Touring as a road musician can conjur up new definitions to the words tedious and resourceful – especially after 243,256 tours in a row (with only a 3 to 5 day span between tours), some 1,423,225 shows, and 8 billion, 482 million, 623 thousand and 14 miles of travel. Much of this has been clocked with my trusty GPS system so I’m pretty sure of the accuracy of my calculations.

 

When traveling, the phrase “patience is a virtue” takes on a literal meaning as well, otherwise you just might snap at any moment and try to flog someone with a greasy French fry at an airport when the line seems a bit too long because they have run out of ketchup at the counter.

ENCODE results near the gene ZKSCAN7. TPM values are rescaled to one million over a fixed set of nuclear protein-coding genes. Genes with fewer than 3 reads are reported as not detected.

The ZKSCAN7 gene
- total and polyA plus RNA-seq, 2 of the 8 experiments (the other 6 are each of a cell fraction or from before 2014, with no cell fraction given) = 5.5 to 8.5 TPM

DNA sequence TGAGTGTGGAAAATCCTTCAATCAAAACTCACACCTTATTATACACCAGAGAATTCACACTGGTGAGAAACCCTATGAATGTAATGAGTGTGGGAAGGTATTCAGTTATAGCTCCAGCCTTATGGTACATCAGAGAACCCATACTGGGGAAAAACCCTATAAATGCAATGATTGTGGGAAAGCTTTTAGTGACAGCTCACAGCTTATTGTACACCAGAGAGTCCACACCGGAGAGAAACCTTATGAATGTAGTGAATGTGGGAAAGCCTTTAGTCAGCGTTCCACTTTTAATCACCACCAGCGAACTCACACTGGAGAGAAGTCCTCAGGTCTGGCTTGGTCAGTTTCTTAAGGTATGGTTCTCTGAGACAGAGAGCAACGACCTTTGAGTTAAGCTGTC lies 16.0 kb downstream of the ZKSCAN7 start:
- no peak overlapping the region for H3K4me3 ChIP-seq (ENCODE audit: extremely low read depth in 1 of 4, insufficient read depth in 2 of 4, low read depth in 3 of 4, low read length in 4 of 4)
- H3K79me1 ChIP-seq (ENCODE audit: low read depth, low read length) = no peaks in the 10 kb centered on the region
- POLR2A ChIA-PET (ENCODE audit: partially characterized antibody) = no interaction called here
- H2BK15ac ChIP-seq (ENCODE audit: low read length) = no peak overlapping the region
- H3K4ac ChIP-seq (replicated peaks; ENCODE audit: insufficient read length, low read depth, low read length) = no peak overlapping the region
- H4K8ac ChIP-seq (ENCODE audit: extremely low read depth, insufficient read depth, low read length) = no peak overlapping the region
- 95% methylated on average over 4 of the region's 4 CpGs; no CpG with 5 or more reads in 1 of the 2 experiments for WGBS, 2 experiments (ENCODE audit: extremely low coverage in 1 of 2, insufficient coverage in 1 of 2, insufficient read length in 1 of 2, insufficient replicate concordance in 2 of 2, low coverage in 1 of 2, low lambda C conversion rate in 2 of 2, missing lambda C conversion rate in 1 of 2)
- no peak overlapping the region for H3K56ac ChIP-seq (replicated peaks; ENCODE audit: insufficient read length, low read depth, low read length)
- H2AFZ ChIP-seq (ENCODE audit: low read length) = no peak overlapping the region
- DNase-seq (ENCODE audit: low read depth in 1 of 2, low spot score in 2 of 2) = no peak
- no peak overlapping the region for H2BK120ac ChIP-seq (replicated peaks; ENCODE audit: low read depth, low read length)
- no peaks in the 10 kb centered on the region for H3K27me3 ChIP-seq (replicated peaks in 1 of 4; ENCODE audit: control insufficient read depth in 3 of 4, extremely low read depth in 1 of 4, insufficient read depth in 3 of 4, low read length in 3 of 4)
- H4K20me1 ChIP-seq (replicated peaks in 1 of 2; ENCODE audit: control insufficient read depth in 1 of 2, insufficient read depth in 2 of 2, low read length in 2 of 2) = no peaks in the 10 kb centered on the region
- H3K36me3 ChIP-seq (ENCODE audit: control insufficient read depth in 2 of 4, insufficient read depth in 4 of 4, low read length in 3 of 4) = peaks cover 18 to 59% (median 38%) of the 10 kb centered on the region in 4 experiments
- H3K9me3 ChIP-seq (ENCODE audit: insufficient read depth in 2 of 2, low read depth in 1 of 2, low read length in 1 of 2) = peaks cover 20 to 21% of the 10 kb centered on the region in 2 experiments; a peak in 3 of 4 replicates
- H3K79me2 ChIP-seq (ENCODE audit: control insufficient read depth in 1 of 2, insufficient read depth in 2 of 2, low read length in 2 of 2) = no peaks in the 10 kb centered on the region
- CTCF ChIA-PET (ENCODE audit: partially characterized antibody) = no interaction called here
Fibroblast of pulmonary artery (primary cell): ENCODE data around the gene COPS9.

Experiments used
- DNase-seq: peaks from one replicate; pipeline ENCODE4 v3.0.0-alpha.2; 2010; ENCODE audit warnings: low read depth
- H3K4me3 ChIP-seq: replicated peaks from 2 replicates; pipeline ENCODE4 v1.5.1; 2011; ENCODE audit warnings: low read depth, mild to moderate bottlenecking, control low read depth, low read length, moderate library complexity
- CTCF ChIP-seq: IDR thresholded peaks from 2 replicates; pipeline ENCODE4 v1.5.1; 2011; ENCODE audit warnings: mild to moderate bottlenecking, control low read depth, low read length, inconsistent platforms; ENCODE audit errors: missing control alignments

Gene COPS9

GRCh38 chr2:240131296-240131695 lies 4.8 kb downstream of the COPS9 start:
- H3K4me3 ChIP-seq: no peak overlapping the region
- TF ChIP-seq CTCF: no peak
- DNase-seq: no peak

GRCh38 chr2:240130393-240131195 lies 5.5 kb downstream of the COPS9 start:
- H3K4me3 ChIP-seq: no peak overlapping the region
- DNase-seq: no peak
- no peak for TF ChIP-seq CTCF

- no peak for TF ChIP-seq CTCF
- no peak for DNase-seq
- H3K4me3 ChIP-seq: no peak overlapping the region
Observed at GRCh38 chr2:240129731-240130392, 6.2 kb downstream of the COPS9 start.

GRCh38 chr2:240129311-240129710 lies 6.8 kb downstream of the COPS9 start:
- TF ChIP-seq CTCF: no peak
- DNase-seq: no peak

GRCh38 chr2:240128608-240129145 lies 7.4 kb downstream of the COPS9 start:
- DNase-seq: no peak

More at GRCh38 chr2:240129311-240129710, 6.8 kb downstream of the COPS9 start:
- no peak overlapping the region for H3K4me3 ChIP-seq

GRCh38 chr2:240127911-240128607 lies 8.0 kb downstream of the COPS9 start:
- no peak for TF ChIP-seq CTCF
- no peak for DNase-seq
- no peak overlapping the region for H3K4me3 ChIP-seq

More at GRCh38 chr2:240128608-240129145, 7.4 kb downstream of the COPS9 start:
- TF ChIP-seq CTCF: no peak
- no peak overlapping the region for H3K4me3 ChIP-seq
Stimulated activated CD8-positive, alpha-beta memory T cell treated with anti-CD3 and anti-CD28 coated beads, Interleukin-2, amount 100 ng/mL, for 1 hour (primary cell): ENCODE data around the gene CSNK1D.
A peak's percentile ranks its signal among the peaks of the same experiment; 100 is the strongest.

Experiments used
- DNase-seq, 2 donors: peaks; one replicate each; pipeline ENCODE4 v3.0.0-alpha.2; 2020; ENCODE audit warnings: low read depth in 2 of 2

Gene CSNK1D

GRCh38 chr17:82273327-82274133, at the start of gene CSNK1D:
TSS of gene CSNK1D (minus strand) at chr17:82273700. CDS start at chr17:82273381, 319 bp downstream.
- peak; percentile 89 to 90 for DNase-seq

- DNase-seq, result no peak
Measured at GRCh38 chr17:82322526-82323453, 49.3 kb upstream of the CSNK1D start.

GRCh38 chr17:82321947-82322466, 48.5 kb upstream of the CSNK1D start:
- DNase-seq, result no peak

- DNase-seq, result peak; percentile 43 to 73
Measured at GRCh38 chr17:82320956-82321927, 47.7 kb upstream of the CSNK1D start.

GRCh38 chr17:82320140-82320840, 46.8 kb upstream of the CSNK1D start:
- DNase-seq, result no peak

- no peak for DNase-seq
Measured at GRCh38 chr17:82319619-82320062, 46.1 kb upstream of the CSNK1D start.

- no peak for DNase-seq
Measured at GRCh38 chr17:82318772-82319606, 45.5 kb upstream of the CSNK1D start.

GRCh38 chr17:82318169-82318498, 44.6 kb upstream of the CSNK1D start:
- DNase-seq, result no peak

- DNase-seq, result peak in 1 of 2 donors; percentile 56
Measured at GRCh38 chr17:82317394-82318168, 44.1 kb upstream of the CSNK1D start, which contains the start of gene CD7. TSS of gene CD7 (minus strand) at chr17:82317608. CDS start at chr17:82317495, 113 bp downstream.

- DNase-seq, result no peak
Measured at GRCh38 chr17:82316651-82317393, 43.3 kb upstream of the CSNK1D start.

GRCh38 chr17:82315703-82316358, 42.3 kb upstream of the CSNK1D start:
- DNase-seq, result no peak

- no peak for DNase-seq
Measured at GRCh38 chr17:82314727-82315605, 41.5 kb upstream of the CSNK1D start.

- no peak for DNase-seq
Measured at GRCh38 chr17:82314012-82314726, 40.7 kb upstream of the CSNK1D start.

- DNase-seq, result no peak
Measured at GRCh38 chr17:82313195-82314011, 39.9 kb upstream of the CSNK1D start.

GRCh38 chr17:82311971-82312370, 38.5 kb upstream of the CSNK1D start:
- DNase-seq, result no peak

Resourcefulness becomes a virtue also, as you try to combat the sense of boredom in a hotel room while wondering if there is anything to do for less than $3.99 a minute. You can only watch so much television, read so much material, or play your instrument for so long before you run aground and succumb to staring at the wall, not unlike Jack Nicholson’s character in Stephen King’s “The Shining.”
 
Some people claim to hear voices, see shadows, or even ghosts. But I was fortunate late one evening – in a lonely hotel room during a tour – to be selected as the chosen one to discover something even more remarkable than being subjected to an alien abduction.   With my own eyes and completely sober, I witnessed The Birth of a Donut.

 

Originally posted 2010-02-06 20:23:52.